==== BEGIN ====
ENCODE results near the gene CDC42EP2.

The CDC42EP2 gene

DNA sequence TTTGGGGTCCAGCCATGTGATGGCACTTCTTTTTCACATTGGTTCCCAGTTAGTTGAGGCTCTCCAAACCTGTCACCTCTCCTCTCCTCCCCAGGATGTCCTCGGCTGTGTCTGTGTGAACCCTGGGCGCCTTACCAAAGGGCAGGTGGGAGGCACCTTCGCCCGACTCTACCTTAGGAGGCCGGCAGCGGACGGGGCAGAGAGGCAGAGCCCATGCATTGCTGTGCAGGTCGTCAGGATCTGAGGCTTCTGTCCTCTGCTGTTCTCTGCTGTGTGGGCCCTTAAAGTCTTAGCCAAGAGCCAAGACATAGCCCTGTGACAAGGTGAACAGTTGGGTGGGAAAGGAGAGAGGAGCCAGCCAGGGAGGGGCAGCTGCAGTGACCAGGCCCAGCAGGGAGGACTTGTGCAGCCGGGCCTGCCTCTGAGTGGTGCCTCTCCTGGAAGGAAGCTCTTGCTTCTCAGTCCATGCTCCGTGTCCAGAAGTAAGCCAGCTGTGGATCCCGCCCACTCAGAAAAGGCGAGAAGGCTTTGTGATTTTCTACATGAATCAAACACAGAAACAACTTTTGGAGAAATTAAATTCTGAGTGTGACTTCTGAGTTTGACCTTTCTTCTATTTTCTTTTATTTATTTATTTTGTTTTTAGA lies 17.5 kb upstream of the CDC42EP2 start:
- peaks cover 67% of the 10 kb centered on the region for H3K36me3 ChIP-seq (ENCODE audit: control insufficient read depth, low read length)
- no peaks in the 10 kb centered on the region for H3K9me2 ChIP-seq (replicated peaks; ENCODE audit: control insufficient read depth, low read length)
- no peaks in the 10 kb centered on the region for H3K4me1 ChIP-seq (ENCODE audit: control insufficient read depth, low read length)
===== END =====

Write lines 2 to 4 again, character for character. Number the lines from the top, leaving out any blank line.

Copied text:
The CDC42EP2 gene

DNA sequence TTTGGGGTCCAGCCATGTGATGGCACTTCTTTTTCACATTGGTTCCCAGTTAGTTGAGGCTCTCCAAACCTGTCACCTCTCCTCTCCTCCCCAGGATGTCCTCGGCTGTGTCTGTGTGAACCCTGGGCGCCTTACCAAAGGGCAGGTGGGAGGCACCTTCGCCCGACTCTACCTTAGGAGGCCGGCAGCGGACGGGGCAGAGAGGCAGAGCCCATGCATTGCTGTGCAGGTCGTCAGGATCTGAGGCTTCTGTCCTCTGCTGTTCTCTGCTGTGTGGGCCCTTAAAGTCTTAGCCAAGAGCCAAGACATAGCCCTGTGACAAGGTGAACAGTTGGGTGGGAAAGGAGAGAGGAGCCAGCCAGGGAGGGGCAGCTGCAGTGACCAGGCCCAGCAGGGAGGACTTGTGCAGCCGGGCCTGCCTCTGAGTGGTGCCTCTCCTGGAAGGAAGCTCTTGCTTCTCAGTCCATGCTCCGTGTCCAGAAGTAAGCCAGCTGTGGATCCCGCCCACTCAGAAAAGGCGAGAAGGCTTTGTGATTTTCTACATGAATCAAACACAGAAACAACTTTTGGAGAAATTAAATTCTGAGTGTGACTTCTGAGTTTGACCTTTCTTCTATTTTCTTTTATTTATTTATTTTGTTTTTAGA lies 17.5 kb upstream of the CDC42EP2 start:
- peaks cover 67% of the 10 kb centered on the region for H3K36me3 ChIP-seq (ENCODE audit: control insufficient read depth, low read length)